With the prize being large and potentially growing in this market, could the very technology that could help dampen the price volatility withhold their support and cash in on the ensuing opportunity? Without strong government regulations, incentives and market structures, investors will naturally look to capitalise on an available arbitrage and with succeeding governments having non-cohesive policies and regulations affecting the viability of these projects. Securing as much cost revenue as quickly as possible has to be attractive to these companies.

It sounds like this is all doom and gloom, it really isn’t. Properly managed and supported by changes in behaviours of consumers can lead to a successful grid with real benefits. However, this will never come from the private sector without governments paving the way. Without a strong backbone of regulations and market infrastructure and financial structures the investment may come but if too slow at what cost will this be to the consumer.

In the medium term we can expect to continue to see the diversification of the energy mix but also a significant growth in storage. This is due to the former creating significant oversupply of energy created by the non-dispatchable generation. By utilising this within storage it will help the companies maximise the returns of that technology into more useful (and lucrative) times of the day. This however doesn’t have to be only in the form of batteries. Think of anything that can hold the potential energy.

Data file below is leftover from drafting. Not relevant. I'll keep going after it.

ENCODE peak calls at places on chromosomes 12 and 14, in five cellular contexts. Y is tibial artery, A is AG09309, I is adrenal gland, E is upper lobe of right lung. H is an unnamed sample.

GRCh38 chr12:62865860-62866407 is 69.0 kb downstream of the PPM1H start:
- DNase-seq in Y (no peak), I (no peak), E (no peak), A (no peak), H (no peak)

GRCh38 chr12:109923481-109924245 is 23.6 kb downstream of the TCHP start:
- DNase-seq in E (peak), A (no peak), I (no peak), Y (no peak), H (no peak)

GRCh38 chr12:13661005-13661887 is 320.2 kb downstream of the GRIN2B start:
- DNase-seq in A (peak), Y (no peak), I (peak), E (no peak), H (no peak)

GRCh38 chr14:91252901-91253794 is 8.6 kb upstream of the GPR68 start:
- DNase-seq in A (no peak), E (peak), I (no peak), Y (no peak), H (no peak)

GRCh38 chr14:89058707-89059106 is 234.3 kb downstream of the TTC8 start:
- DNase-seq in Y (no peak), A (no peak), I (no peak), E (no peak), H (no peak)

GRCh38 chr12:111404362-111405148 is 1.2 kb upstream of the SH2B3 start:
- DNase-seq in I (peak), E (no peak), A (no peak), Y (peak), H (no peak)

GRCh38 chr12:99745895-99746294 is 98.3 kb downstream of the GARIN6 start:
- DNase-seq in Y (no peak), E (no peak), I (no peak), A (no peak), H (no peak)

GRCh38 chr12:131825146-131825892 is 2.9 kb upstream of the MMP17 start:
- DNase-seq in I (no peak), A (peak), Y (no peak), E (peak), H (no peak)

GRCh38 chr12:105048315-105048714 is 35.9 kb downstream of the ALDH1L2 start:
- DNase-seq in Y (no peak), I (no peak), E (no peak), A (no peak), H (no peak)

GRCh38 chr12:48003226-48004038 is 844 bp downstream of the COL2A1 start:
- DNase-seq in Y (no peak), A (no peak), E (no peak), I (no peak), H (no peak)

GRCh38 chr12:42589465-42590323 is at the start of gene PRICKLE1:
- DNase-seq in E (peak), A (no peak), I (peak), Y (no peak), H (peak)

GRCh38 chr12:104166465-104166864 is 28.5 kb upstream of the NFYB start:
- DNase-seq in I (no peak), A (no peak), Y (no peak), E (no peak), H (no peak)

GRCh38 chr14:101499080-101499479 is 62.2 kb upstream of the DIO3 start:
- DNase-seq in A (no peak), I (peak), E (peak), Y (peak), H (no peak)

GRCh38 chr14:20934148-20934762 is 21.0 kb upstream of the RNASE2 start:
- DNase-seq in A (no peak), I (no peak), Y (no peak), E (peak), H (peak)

Hydrogen for instance can be made with green technologies and then used to generate in the peaks of the day. Although the cost of Hydrogen at the moment is significantly larger than the rate of return achievable if it can be utilised in this way, it could bring the cost closer and with government subsidies this could become a viable option. Another alternative is Pumped hydro, which can be used to fill in the negative and cheaper parts of the day increasing the demand and usage and then stored until needed for dispatch over the peaks.

There are also newer technologies being developed and emerging, such as Liquid Air Energy Storage (LAESA) which compresses air into liquid during times of low demand, then when the demand and price increases the liquid can be re-transformed into a gas and pushed through a turbine which allows zero-carbon electricity to be placed onto the grid.

All this technology and the rapid development and increase in investment can only be good for renewables. It allows this lower cost but non-dispatchable, more established technology to underpin the decarbonisation, whilst keeping costs as low as possible throughout the day not just when the sun is shining, or the wind is blowing.

Unfortunately, we are not there yet and are still heavily reliant on the traditional forms of dispatchable generation for balancing. How quickly this will change, will come down to regulation, investment and the drive of companies both internally and from external pressures.